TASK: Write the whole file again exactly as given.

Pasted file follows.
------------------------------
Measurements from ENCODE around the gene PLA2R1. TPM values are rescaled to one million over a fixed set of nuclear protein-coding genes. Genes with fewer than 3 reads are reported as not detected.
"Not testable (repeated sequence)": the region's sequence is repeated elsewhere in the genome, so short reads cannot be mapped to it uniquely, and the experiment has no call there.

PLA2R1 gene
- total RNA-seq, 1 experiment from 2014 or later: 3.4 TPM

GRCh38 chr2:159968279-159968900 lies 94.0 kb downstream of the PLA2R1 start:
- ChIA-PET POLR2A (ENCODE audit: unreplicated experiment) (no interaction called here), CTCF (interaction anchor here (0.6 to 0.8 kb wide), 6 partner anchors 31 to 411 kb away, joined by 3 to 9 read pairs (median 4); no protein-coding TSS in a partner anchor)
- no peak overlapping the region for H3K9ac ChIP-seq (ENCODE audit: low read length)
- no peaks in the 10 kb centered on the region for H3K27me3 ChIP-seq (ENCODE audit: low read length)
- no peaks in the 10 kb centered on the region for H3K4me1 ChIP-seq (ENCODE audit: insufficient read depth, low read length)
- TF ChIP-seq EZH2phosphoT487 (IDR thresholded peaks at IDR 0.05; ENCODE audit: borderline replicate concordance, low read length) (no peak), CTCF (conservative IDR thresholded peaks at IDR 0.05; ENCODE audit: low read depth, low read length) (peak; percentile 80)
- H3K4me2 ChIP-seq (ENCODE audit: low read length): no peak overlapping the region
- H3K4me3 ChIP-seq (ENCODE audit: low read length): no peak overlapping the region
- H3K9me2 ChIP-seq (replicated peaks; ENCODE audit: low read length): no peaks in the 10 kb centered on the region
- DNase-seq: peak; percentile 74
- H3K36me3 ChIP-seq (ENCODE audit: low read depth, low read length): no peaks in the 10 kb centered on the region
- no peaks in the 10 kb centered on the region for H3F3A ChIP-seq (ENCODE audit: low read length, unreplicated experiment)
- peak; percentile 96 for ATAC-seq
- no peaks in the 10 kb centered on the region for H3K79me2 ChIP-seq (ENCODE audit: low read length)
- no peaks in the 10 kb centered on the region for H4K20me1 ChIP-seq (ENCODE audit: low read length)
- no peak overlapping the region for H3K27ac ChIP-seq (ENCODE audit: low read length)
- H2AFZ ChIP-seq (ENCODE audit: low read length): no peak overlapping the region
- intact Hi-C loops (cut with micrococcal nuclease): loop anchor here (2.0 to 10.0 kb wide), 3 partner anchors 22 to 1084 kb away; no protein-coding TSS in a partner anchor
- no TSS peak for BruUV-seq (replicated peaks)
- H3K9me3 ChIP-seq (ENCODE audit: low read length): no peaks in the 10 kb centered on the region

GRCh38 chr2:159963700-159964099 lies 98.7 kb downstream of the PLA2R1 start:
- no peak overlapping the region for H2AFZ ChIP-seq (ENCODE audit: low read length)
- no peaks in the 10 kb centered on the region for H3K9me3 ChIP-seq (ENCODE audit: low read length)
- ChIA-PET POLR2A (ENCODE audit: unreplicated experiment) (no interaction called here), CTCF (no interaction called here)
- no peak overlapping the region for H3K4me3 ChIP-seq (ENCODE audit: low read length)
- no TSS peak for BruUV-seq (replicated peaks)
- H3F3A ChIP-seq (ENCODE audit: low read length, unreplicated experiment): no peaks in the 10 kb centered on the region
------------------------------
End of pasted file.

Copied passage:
Measurements from ENCODE around the gene PLA2R1. TPM values are rescaled to one million over a fixed set of nuclear protein-coding genes. Genes with fewer than 3 reads are reported as not detected.
"Not testable (repeated sequence)": the region's sequence is repeated elsewhere in the genome, so short reads cannot be mapped to it uniquely, and the experiment has no call there.

PLA2R1 gene
- total RNA-seq, 1 experiment from 2014 or later: 3.4 TPM

GRCh38 chr2:159968279-159968900 lies 94.0 kb downstream of the PLA2R1 start:
- ChIA-PET POLR2A (ENCODE audit: unreplicated experiment) (no interaction called here), CTCF (interaction anchor here (0.6 to 0.8 kb wide), 6 partner anchors 31 to 411 kb away, joined by 3 to 9 read pairs (median 4); no protein-coding TSS in a partner anchor)
- no peak overlapping the region for H3K9ac ChIP-seq (ENCODE audit: low read length)
- no peaks in the 10 kb centered on the region for H3K27me3 ChIP-seq (ENCODE audit: low read length)
- no peaks in the 10 kb centered on the region for H3K4me1 ChIP-seq (ENCODE audit: insufficient read depth, low read length)
- TF ChIP-seq EZH2phosphoT487 (IDR thresholded peaks at IDR 0.05; ENCODE audit: borderline replicate concordance, low read length) (no peak), CTCF (conservative IDR thresholded peaks at IDR 0.05; ENCODE audit: low read depth, low read length) (peak; percentile 80)
- H3K4me2 ChIP-seq (ENCODE audit: low read length): no peak overlapping the region
- H3K4me3 ChIP-seq (ENCODE audit: low read length): no peak overlapping the region
- H3K9me2 ChIP-seq (replicated peaks; ENCODE audit: low read length): no peaks in the 10 kb centered on the region
- DNase-seq: peak; percentile 74
- H3K36me3 ChIP-seq (ENCODE audit: low read depth, low read length): no peaks in the 10 kb centered on the region
- no peaks in the 10 kb centered on the region for H3F3A ChIP-seq (ENCODE audit: low read length, unreplicated experiment)
- peak; percentile 96 for ATAC-seq
- no peaks in the 10 kb centered on the region for H3K79me2 ChIP-seq (ENCODE audit: low read length)
- no peaks in the 10 kb centered on the region for H4K20me1 ChIP-seq (ENCODE audit: low read length)
- no peak overlapping the region for H3K27ac ChIP-seq (ENCODE audit: low read length)
- H2AFZ ChIP-seq (ENCODE audit: low read length): no peak overlapping the region
- intact Hi-C loops (cut with micrococcal nuclease): loop anchor here (2.0 to 10.0 kb wide), 3 partner anchors 22 to 1084 kb away; no protein-coding TSS in a partner anchor
- no TSS peak for BruUV-seq (replicated peaks)
- H3K9me3 ChIP-seq (ENCODE audit: low read length): no peaks in the 10 kb centered on the region

GRCh38 chr2:159963700-159964099 lies 98.7 kb downstream of the PLA2R1 start:
- no peak overlapping the region for H2AFZ ChIP-seq (ENCODE audit: low read length)
- no peaks in the 10 kb centered on the region for H3K9me3 ChIP-seq (ENCODE audit: low read length)
- ChIA-PET POLR2A (ENCODE audit: unreplicated experiment) (no interaction called here), CTCF (no interaction called here)
- no peak overlapping the region for H3K4me3 ChIP-seq (ENCODE audit: low read length)
- no TSS peak for BruUV-seq (replicated peaks)
- H3F3A ChIP-seq (ENCODE audit: low read length, unreplicated experiment): no peaks in the 10 kb centered on the region